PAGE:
18.08.2017 | Albert-Ludwigs-Universität Freiburg im Breisgau

nachricht On the way to developing a new active ingredient against chronic infections
18.08.2017 | Deutsches Zentrum für Infektionsforschung

All articles from Life Sciences >>>

The most recent press releases about innovation >>>

Die letzten 5 Focus-News des innovations-reports im Überblick:

Im Focus: Fizzy soda water could be key to clean manufacture of flat wonder material: Graphene

Whether you call it effervescent, fizzy, or sparkling, carbonated water is making a comeback as a beverage. Aside from quenching thirst, researchers at the University of Illinois at Urbana-Champaign have discovered a new use for these "bubbly" concoctions that will have major impact on the manufacturer of the world's thinnest, flattest, and one most useful materials -- graphene.

As graphene's popularity grows as an advanced "wonder" material, the speed and quality at which it can be manufactured will be paramount. With that in mind,...

Im Focus: Exotic quantum states made from light: Physicists create optical “wells” for a super-photon

Physicists at the University of Bonn have managed to create optical hollows and more complex patterns into which the light of a Bose-Einstein condensate flows. The creation of such highly low-loss structures for light is a prerequisite for complex light circuits, such as for quantum information processing for a new generation of computers. The researchers are now presenting their results in the journal Nature Photonics.

Light particles (photons) occur as tiny, indivisible portions. Many thousands of these light portions can be merged to form a single super-photon if they are...

Im Focus: Circular RNA linked to brain function

For the first time, scientists have shown that circular RNA is linked to brain function. When a RNA molecule called Cdr1as was deleted from the genome of mice, the animals had problems filtering out unnecessary information – like patients suffering from neuropsychiatric disorders.

While hundreds of circular RNAs (circRNAs) are abundant in mammalian brains, one big question has remained unanswered: What are they actually good for? In the...

Im Focus: RAVAN CubeSat measures Earth's outgoing energy

An experimental small satellite has successfully collected and delivered data on a key measurement for predicting changes in Earth's climate.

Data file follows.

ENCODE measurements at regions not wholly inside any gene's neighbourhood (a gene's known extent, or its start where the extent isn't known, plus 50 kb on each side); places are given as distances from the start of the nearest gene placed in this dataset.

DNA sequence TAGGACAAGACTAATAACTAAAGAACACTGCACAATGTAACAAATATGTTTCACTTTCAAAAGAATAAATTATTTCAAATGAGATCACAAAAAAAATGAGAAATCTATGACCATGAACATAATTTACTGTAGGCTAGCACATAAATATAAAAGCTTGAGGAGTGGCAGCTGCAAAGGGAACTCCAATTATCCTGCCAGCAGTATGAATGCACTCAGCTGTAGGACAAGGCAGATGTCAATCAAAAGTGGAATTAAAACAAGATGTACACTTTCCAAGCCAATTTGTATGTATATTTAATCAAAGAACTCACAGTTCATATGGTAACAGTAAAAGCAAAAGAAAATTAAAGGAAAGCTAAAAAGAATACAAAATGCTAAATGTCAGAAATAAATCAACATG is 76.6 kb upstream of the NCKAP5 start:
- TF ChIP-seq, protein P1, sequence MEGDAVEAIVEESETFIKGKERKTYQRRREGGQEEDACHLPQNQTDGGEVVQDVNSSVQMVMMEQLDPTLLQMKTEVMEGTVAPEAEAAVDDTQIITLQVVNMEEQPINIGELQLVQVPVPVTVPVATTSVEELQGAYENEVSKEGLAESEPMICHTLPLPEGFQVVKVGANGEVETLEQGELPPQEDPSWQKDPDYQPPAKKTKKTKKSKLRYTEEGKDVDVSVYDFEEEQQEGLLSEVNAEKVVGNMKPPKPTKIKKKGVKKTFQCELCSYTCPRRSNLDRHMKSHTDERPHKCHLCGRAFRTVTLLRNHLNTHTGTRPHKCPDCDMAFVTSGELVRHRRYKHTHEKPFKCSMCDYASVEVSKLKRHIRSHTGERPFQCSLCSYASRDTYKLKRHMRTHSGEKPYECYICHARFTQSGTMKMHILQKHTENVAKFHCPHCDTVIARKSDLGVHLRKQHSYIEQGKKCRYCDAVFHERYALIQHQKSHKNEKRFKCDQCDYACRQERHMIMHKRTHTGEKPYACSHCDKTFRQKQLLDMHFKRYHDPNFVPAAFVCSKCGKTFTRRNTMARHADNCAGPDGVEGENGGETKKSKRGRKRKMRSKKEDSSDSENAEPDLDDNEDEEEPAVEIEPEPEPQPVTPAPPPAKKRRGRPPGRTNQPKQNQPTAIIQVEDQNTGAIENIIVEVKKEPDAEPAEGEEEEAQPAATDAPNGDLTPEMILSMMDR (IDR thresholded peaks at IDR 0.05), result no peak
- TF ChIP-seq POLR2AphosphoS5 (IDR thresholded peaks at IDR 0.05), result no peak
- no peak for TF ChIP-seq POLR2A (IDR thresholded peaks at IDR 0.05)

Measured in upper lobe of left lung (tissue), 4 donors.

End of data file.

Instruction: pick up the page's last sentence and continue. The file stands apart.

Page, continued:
The Radiometer Assessment using Vertically Aligned Nanotubes (RAVAN) CubeSat was launched into low-Earth orbit on Nov. 11, 2016, in order to test new...

Im Focus: Scientists shine new light on the “other high temperature superconductor”

A study led by scientists of the Max Planck Institute for the Structure and Dynamics of Matter (MPSD) at the Center for Free-Electron Laser Science in Hamburg presents evidence of the coexistence of superconductivity and “charge-density-waves” in compounds of the poorly-studied family of bismuthates. This observation opens up new perspectives for a deeper understanding of the phenomenon of high-temperature superconductivity, a topic which is at the core of condensed matter research since more than 30 years. The paper by Nicoletti et al has been published in the PNAS.

Since the beginning of the 20th century, superconductivity had been observed in some metals at temperatures only a few degrees above the absolute zero (minus...

All Focus news of the innovation-report >>>

Anzeige

Anzeige

Event News

Call for Papers – ICNFT 2018, 5th International Conference on New Forming Technology

16.08.2017 | Event News

Sustainability is the business model of tomorrow

04.08.2017 | Event News

Clash of Realities 2017: Registration now open. International Conference at TH Köln

26.07.2017 | Event News

 
Latest News

A Map of the Cell’s Power Station

18.08.2017 | Life Sciences

Engineering team images tiny quasicrystals as they form

18.08.2017 | Physics and Astronomy

Researchers printed graphene-like materials with inkjet

18.08.2017 | Materials Sciences

VideoLinks
B2B-VideoLinks
More VideoLinks >>>